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Are Flame Retardants Causing Cancer In Firefighters?

MINNEAPOLIS (WCCO) -- They're trained to run into burning buildings and save lives, but Minnesota firefighters are facing a silent danger long after the flames are out.

Studies show more than half of all line-of-duty deaths in firefighting are now caused by cancer. It's a diagnosis Minnesota firefighters know all too well.

WCCO looked into the heated battle to better protect them.

It always starts small. Inside a staged living room at St. Paul's Fire Training Center, through five camera views, we see how quickly that changes.

In three minutes, the temperature climbs from 60 to 1,600 degrees before firefighters move in. Synthetic materials in modern furniture mean fires burn faster and hotter than ever before, and new studies show invisible chemicals have firefighters facing serious consequences years later.

As a father of three, Steve Shapira planned to spend his 40s juggling his kids' homework, sports practices and his busy career.

"You know, I started this job 16-plus years ago, I never thought I'd be this person," Shapira said.

Even though cancer wasn't in the genetic cards for this St. Paul firefighter, he is now two rounds into chemotherapy treatment.

"They diagnosed me with non-Hodgkin's B-cell lymphoma," Shapira said.

He has no family history of cancer, and Shapira says eating right and exercise have always been priorities.

"I have a hard time figuring out where it could be from other than my occupation," Shapira said.

From carpets to couches, firefighters come in contact with items laced with flame retardants. They are chemicals that work to delay the start of a fire by a few seconds. They've been used for nearly 40 years and only recently have come under fire.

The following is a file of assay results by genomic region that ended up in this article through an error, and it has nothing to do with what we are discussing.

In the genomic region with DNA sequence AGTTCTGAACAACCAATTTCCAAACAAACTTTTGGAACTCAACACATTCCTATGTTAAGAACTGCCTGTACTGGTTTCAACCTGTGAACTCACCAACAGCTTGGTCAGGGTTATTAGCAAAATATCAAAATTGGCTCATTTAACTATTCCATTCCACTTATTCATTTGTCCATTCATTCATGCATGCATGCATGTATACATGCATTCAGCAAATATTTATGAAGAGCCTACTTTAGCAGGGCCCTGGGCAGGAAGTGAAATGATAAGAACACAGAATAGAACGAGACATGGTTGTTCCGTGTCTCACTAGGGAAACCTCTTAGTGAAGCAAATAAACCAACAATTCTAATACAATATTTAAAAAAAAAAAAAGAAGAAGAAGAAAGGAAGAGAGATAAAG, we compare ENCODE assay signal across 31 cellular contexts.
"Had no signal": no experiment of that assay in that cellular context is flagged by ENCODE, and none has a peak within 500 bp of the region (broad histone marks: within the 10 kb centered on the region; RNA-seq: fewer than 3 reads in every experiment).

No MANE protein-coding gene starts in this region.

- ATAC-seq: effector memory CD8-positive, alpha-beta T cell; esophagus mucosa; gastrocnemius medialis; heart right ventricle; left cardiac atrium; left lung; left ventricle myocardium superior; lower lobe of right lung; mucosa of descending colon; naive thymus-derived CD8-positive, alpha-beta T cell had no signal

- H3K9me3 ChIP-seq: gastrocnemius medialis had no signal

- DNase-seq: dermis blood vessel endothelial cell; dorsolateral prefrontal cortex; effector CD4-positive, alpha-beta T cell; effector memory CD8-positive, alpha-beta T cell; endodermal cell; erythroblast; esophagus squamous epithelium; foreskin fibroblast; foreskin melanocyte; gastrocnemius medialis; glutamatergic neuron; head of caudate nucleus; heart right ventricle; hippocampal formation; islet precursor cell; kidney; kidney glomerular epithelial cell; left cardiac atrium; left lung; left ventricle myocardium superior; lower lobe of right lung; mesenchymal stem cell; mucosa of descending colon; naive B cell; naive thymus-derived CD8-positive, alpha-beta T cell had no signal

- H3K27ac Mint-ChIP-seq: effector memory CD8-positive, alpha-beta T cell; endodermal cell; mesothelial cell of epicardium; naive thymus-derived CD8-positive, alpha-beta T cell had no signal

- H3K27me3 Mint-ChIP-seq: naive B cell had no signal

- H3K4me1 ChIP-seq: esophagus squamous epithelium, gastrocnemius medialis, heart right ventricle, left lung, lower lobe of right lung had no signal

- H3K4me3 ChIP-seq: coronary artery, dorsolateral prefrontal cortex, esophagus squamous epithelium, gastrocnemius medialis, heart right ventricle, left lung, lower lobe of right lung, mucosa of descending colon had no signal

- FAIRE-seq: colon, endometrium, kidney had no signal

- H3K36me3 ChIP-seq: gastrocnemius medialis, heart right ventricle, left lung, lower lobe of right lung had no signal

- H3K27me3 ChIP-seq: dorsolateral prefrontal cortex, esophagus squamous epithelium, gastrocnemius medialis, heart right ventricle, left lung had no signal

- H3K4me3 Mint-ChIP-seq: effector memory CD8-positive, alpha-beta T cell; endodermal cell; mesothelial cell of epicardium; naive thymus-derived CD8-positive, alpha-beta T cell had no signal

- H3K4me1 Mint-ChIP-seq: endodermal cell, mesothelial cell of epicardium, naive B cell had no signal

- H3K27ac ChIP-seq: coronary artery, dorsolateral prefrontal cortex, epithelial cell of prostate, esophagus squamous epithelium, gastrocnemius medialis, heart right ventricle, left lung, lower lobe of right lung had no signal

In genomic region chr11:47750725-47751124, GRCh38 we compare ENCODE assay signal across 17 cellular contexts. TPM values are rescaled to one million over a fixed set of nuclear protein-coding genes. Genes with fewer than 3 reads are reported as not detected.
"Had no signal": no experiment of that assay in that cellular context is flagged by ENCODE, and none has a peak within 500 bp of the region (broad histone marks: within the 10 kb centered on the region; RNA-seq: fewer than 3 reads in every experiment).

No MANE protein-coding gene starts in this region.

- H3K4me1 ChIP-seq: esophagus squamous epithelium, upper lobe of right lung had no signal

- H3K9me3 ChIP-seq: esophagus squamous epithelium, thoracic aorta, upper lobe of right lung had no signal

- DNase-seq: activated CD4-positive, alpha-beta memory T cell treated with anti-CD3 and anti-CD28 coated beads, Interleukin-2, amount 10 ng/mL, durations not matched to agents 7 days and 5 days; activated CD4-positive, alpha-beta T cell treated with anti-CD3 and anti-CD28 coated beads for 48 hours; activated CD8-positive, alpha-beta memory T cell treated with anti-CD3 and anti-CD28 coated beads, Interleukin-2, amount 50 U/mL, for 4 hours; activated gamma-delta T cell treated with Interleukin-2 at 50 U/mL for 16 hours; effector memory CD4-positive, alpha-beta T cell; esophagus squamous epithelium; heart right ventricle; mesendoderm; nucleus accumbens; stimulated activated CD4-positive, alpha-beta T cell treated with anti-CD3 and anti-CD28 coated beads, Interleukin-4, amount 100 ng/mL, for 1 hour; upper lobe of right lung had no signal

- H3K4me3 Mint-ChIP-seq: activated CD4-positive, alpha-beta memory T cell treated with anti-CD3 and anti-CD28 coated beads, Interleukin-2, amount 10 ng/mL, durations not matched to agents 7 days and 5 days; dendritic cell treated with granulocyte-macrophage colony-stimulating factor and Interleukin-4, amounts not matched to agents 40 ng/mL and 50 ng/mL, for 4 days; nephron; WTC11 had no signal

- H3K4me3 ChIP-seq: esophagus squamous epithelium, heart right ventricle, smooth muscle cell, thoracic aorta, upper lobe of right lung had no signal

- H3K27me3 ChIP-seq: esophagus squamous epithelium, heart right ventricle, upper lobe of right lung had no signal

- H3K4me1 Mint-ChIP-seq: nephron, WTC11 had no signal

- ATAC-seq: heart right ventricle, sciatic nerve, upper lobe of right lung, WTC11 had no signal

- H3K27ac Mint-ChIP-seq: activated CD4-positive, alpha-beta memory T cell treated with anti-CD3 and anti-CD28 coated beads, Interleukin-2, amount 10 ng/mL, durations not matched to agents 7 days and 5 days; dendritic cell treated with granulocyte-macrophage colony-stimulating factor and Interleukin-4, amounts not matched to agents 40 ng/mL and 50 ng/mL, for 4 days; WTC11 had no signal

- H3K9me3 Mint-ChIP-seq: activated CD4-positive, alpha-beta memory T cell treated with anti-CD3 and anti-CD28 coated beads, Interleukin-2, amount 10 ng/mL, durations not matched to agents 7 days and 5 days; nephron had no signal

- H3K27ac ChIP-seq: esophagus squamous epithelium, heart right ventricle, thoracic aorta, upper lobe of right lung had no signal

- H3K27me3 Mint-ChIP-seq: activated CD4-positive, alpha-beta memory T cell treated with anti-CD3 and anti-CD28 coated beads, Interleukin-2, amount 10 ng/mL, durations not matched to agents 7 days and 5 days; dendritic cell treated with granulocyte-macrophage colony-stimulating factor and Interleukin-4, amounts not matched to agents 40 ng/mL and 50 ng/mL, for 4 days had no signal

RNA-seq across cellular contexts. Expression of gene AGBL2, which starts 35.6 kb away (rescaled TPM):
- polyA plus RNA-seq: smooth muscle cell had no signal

Dr. Susan Shaw, an environmental toxicologist, is the first to measure what flame retardants do to firefighters.

"Cancer today is causing 56 percent of all line-of-duty deaths among firefighters. That is just astronomical," Shaw said.

She puts firefighters at a 100-percent greater risk for testicular cancer and a 50-percent greater risk for blood cancers.

Shaw found for every five degrees a firefighter's skin temperature increases, their skin absorption rate increases by 400 times the normal amount. Her research also found chemicals in flame retardants that already pose health problems were 20-times more toxic to them.

"In 30 years of studying chemical exposure in people, the exposure among firefighters is truly one of the worst I've ever seen," Shaw said.

She brought her sobering message to Rochester to present her findings to firefighters from across Minnesota two weeks ago. Once displayed as a badge of honor, she believes soot should be considered dangerous.

"We're looking at a culture change," she said.

A St. Louis Park firefighter for 17 years, Eric Curran-Bakken has made changes after his own series of scares.

"I've had three skin cancers in the last five years," Curran-Bakken said. "Now I'm more conscious about making sure that I clean my gear after every fire call. I think that's really important."

Curran-Bakken now tells his colleagues to keep their masks and breathing machines on even after the smoke clears.

St. Paul's fire department, the largest in Minnesota, is leading the charge to make bigger changes. They are backing a bill at the State Capitol that would require manufacturers to report to the government which products contain chemicals of concern.

Chris Parsons is the president of Minnesota's Professional Fire Fighters. He considers the bill a first step in a profession full of risks.

"What we don't anticipate is dying with our boots off on a hospital bed, ravaged by cancers that we acquired unnecessarily," Parsons said.

But similar legislation has been met with resistance all across the country. The North American Flame Retardant Alliance told WCCO it takes firefighters' concerns seriously and it wants more research. A spokesperson says smoke is dangerous whether flame retardants are there or not. He added that flame retardants stop or slow the spread of fires, so there is less smoke.

Shapira doesn't think a few extra seconds of lead time in a fire is worth what he's facing now.

"It's changed everything," he said.

While doctors believe they caught his cancer in time, he doesn't think he'll fight another fire again - for his family's sake.

He believes it's time someone else fought the battle for others just like him.

"They're out there for the rest of us. We need to be there for them," Shaw said.

Shapira filed for workers compensation after his cancer diagnosis, which the city of St. Paul then denied. A city spokesperson told WCCO his diagnosis isn't considered a line-of-duty injury because the public is equally exposed to cancer.

It's another part of Minnesota law that firefighters want changed.

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